Managing the move to global inclusive language

Global content needs to display respect and dignity to all audiences irrespective of gender, race, sexuality or any other criteria. So choose your words wisely – across all languages.

Text by Alison Toon


Image: © MicroStockHub/

Implementing more inclusive language to deliver content that does not exclude people on the grounds of gender, race, class, sexuality, disability, or any other criteria, is causing organizations to consider how they communicate – and what they must change operationally, when translating and interpreting. Many large businesses have already defined their Diversity, Equity, and Inclusion (DEI) strategy, but what does that mean when it comes to international audiences or domestic multicultural communities? Does the strategy even translate? And how does it affect the processes already in place for translation and interpreting?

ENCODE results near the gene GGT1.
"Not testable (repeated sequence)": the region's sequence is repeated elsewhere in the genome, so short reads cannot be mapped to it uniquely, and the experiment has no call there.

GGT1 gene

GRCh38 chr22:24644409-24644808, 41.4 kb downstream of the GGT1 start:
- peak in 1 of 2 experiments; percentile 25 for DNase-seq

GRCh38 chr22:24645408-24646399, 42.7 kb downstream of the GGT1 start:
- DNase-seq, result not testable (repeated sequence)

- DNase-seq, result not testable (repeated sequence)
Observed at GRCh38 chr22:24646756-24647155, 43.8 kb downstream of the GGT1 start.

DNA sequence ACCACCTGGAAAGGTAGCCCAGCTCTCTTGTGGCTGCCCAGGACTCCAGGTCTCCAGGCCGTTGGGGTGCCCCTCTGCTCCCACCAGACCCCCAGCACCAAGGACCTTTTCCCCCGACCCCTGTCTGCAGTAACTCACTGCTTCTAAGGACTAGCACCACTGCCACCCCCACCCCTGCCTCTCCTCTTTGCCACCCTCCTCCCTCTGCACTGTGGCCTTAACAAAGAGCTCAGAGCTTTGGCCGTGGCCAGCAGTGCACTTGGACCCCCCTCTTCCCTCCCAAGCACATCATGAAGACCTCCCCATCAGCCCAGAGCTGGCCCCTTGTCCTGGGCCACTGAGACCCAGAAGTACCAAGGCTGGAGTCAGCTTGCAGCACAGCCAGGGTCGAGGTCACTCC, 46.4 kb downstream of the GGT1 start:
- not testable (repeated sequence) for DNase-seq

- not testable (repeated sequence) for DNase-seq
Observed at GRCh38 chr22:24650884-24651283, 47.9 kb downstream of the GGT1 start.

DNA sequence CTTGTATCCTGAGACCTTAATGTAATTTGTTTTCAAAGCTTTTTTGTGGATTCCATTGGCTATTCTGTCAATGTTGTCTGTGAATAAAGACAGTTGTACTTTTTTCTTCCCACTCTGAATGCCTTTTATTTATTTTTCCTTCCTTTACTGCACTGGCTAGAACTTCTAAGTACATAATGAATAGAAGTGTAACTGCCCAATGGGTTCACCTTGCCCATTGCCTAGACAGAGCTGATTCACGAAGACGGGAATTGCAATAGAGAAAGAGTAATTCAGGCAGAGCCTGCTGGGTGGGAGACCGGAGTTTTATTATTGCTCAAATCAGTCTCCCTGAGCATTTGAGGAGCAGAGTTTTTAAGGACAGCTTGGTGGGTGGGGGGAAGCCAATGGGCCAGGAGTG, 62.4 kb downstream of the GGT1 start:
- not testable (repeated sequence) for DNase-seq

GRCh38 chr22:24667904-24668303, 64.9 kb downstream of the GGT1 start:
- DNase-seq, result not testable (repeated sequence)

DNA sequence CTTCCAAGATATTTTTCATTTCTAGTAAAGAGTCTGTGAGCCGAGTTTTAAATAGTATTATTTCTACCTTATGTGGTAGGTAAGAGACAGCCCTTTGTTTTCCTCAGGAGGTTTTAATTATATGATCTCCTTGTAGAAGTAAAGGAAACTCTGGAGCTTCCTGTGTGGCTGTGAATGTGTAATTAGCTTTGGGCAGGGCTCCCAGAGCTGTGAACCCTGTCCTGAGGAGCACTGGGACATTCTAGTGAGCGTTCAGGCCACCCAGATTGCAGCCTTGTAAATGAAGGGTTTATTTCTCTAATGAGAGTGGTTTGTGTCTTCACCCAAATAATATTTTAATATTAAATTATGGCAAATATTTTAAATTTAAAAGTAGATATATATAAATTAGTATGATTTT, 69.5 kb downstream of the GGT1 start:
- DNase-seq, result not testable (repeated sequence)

What challenges does global inclusivity pose?

Many companies, government bodies, and not-for-profit organizations now have their own Diversity, Equity, and Inclusion (DEI) policies – at least, in English – published on their websites. They apply these rules in both ...